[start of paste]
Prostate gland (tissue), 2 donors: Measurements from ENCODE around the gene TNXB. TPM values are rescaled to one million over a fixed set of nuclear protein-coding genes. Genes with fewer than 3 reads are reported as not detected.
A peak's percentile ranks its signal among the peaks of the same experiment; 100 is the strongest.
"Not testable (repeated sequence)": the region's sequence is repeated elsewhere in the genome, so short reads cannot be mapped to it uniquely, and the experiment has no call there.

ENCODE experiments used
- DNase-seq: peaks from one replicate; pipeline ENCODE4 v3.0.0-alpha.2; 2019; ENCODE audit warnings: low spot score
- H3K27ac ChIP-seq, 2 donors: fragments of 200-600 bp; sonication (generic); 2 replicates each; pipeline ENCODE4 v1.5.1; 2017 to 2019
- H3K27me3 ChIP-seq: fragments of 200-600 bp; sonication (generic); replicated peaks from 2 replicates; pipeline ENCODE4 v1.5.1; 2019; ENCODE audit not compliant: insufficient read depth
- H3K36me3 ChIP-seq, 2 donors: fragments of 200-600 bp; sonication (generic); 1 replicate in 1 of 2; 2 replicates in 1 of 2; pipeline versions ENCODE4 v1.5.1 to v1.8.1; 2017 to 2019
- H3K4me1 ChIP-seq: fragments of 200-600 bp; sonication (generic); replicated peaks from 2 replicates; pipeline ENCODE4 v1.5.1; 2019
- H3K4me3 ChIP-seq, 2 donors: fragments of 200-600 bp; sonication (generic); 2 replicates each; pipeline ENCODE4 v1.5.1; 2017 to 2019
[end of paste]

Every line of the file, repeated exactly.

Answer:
Prostate gland (tissue), 2 donors: Measurements from ENCODE around the gene TNXB. TPM values are rescaled to one million over a fixed set of nuclear protein-coding genes. Genes with fewer than 3 reads are reported as not detected.
A peak's percentile ranks its signal among the peaks of the same experiment; 100 is the strongest.
"Not testable (repeated sequence)": the region's sequence is repeated elsewhere in the genome, so short reads cannot be mapped to it uniquely, and the experiment has no call there.

ENCODE experiments used
- DNase-seq: peaks from one replicate; pipeline ENCODE4 v3.0.0-alpha.2; 2019; ENCODE audit warnings: low spot score
- H3K27ac ChIP-seq, 2 donors: fragments of 200-600 bp; sonication (generic); 2 replicates each; pipeline ENCODE4 v1.5.1; 2017 to 2019
- H3K27me3 ChIP-seq: fragments of 200-600 bp; sonication (generic); replicated peaks from 2 replicates; pipeline ENCODE4 v1.5.1; 2019; ENCODE audit not compliant: insufficient read depth
- H3K36me3 ChIP-seq, 2 donors: fragments of 200-600 bp; sonication (generic); 1 replicate in 1 of 2; 2 replicates in 1 of 2; pipeline versions ENCODE4 v1.5.1 to v1.8.1; 2017 to 2019
- H3K4me1 ChIP-seq: fragments of 200-600 bp; sonication (generic); replicated peaks from 2 replicates; pipeline ENCODE4 v1.5.1; 2019
- H3K4me3 ChIP-seq, 2 donors: fragments of 200-600 bp; sonication (generic); 2 replicates each; pipeline ENCODE4 v1.5.1; 2017 to 2019